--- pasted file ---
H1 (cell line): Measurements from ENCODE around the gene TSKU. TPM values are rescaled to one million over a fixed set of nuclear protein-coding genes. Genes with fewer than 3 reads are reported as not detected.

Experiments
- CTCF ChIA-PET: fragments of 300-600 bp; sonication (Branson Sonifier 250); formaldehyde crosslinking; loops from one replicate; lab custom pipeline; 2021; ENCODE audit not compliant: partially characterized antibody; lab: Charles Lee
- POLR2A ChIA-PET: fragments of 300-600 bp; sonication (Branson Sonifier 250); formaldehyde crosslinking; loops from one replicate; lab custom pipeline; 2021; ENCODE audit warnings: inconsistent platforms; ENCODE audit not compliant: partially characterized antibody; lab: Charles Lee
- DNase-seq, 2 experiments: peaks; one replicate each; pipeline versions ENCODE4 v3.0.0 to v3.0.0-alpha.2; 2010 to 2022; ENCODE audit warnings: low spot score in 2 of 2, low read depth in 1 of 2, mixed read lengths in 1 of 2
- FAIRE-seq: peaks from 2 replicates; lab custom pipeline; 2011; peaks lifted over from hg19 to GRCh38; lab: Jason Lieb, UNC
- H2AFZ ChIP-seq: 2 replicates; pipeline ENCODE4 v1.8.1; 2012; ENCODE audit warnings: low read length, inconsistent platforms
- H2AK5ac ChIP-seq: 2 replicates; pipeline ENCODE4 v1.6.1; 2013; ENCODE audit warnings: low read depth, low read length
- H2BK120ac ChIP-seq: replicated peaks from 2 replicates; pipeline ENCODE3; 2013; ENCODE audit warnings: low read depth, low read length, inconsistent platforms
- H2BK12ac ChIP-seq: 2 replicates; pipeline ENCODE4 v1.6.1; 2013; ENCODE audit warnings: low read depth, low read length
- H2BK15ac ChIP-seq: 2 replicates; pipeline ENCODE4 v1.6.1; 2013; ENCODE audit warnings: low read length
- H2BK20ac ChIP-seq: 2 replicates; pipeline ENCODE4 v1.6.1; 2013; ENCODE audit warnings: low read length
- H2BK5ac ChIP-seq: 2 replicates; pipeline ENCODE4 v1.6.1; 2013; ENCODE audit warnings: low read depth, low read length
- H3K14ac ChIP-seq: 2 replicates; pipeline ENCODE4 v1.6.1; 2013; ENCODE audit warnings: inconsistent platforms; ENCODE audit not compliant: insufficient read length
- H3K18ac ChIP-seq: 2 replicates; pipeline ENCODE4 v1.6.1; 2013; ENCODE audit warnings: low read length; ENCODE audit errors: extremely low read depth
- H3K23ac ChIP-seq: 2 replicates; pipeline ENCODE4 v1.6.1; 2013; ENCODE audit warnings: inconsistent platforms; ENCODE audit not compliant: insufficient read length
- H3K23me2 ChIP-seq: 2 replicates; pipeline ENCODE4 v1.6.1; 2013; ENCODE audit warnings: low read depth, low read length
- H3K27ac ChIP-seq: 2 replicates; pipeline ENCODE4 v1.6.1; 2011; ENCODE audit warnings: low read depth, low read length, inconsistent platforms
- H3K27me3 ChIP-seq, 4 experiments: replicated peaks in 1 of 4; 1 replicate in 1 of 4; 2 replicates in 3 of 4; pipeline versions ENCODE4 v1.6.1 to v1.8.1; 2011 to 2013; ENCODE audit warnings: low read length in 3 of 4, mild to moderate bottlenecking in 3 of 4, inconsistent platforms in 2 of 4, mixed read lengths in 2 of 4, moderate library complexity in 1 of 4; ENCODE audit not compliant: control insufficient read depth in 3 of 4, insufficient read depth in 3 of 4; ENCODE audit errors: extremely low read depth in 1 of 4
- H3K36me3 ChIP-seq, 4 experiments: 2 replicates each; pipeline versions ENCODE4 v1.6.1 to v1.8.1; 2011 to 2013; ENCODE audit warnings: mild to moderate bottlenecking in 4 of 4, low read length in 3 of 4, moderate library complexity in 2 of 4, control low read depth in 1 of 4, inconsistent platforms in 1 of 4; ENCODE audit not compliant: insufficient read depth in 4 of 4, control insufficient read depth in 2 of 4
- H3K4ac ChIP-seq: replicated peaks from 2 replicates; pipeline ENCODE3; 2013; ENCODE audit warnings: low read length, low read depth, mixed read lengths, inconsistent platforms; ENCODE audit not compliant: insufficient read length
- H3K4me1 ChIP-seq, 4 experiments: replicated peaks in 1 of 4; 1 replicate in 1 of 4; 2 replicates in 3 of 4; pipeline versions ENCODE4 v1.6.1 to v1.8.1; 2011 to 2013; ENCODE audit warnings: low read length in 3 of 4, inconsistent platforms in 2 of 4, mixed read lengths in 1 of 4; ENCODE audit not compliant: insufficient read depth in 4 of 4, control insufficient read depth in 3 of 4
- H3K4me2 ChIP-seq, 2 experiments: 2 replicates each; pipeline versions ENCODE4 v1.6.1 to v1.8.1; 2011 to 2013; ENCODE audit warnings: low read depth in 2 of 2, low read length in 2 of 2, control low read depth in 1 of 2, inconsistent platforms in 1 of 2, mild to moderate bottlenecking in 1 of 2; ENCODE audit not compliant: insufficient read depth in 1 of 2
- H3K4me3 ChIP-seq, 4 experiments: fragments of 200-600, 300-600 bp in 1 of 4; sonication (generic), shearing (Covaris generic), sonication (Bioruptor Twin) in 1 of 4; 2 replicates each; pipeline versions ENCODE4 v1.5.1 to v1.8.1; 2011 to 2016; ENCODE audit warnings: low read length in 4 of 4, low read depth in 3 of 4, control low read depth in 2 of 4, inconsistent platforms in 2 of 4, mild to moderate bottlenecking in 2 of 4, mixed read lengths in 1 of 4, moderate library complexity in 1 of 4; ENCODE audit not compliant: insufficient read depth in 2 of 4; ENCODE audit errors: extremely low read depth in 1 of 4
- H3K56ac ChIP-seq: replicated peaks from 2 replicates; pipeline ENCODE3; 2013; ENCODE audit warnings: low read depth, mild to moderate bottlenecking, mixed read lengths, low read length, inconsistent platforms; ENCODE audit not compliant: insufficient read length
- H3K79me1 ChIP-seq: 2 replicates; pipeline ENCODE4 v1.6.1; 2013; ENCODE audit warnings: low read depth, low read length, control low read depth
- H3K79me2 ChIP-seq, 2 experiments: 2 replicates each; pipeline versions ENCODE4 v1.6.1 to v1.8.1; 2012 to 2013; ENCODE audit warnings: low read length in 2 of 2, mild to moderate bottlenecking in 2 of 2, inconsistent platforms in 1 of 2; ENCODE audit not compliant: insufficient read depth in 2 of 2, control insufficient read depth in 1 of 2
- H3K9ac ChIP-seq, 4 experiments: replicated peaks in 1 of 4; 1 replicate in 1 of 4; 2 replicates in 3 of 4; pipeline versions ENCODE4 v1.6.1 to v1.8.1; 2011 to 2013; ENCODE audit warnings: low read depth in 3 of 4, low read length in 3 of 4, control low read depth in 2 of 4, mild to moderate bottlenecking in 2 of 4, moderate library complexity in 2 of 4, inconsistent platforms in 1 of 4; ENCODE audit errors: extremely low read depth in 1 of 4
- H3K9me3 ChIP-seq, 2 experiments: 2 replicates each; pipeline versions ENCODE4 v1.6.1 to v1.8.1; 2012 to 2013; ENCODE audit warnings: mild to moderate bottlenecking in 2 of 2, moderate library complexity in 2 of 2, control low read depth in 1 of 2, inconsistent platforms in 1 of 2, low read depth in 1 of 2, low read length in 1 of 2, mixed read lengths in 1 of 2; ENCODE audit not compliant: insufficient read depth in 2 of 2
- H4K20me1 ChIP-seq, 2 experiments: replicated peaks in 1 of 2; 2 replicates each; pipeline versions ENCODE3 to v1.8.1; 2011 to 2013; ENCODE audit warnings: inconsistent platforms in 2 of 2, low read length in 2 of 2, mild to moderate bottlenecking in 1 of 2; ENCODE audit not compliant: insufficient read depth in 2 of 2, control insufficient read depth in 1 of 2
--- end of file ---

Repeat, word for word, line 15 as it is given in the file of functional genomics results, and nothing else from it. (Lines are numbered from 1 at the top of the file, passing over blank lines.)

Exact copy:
- H3K18ac ChIP-seq: 2 replicates; pipeline ENCODE4 v1.6.1; 2013; ENCODE audit warnings: low read length; ENCODE audit errors: extremely low read depth